Recently Cloudera published the results of a benchmark performed internally, comparing its own SQL-on-Hadoop implementation (Impala) against a carefully selected competition composed of Hive and an undisclosed RDBMS and showing that Impala outperforms both. As Gigaom’s Derrick Harris was quick to point out, beating Hive is not something to write home about as Hive is somewhat of a reference, as in vanilla, SQL-on-Hadoop these days.
I do think however that beating RDBMSs in their own game deserves some credit and can be a game changer. That is not to say that RDBMS are going away anytime soon: i would definitely not throw away my transactional store to replace it with Hadoop to run my web store, thank you very much. I would however love to leverage that cheap and reliable HDFS storage for my reporting and analytics needs using good old familiar SQL and adding some Hadoop processing while at it.
There is another point that Derrick makes and i completely agree with: SQL-on-Hadoop is getting to be a crowded and diverse space, and for good reasons. So a meaningful benchmark would be one that compares apples to apples – SQL-on-Hadoop flavors against each other. There have been some interesting thoughts on that already, and while i agree with most of the points that Ofir makes i have to point out the obvious: if indeed an industry benchmark would be hard to imagine, that does not mean there can’t be a benchmark altogether.
See how this works for RDF stores: there is a widely accepted benchmark on SPARQL, called the Berlin SPARQL Benchmark, organized and conducted by an independent academic 3rd party that defines and controls it. All vendors are asked to participate and work with the organizers to fine tune their implementations, and all becnhmark definitions, data sets and results are made public.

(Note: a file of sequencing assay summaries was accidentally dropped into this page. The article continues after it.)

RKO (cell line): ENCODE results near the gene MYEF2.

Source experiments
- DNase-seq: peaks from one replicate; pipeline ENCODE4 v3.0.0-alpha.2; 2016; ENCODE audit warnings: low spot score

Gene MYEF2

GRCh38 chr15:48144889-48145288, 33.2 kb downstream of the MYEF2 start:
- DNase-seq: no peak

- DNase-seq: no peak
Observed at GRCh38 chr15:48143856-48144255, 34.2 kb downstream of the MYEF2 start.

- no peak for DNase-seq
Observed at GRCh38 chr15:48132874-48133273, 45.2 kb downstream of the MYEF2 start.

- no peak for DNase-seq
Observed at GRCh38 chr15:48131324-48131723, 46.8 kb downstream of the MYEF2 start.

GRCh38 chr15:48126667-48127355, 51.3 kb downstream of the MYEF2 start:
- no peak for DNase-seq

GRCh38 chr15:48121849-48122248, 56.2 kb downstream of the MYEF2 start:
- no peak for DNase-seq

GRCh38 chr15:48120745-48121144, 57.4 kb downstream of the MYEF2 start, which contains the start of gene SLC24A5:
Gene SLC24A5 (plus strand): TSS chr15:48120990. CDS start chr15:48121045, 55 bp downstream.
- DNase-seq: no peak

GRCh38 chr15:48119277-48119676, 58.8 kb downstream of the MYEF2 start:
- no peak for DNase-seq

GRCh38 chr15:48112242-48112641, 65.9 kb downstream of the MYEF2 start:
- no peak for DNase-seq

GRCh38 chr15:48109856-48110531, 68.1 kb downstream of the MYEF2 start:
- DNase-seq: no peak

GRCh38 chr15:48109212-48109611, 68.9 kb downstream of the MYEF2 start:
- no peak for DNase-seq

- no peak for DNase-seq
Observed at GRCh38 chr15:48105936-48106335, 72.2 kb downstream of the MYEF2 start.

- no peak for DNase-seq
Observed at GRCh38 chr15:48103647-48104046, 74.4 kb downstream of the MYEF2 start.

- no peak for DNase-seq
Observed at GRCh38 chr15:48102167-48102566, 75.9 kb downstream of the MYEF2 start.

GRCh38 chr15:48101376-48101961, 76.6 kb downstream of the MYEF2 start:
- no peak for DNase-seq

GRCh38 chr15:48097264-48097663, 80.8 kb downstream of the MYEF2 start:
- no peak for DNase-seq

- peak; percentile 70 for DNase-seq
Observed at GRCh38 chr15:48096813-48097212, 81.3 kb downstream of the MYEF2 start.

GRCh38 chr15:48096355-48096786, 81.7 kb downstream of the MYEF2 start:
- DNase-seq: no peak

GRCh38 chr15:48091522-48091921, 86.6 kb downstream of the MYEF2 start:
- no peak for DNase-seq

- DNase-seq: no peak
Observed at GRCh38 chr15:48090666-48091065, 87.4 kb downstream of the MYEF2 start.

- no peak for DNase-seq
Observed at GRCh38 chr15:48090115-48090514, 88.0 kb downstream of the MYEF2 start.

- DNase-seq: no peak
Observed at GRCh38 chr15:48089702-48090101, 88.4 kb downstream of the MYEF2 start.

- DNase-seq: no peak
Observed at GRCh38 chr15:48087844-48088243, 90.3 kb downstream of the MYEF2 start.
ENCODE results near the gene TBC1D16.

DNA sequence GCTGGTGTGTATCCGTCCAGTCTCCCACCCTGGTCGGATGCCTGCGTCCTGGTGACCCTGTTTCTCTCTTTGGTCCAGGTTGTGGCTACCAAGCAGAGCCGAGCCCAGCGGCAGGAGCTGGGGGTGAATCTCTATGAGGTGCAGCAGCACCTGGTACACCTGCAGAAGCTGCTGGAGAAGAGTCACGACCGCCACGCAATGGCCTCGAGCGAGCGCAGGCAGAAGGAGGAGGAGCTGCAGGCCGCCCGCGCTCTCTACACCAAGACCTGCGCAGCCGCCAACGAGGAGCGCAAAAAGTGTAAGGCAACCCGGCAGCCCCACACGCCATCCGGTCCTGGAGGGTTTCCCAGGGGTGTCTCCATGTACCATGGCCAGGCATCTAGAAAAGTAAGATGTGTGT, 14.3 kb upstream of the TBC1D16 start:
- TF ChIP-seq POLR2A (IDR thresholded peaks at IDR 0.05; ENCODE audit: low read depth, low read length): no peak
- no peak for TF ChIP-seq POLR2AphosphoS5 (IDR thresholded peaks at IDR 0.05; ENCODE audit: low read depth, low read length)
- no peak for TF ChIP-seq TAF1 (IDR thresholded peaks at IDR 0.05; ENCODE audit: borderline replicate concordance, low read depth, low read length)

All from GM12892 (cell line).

What’s more, the benchmark goes beyond isolated TPC-X style metrics to compose meaningful use cases that can give indications to end users as to what system would better fit their intended use. I think this is exactly the kind of thing that’s needed for SQL-on-Hadoop, so i hope somebody picks up the idea.
Truth be said however, there’s more to be done before we get there. As much as i love the idea of SQL-on-Hadoop, i would not use it today. Why? Simple: SQL ANSI 92 compliance – still missing. Trivial, you say? Sure, why don’t you try writing your own JDBC connector then and see how that works for you, because the ones out there at the moment have some trouble dealing with that. And that is something that will hamper, if not break, your application. Yes, i know it’s close, but near compliance does not cut it. I do hope we’re getting there though and it’s just a matter of time.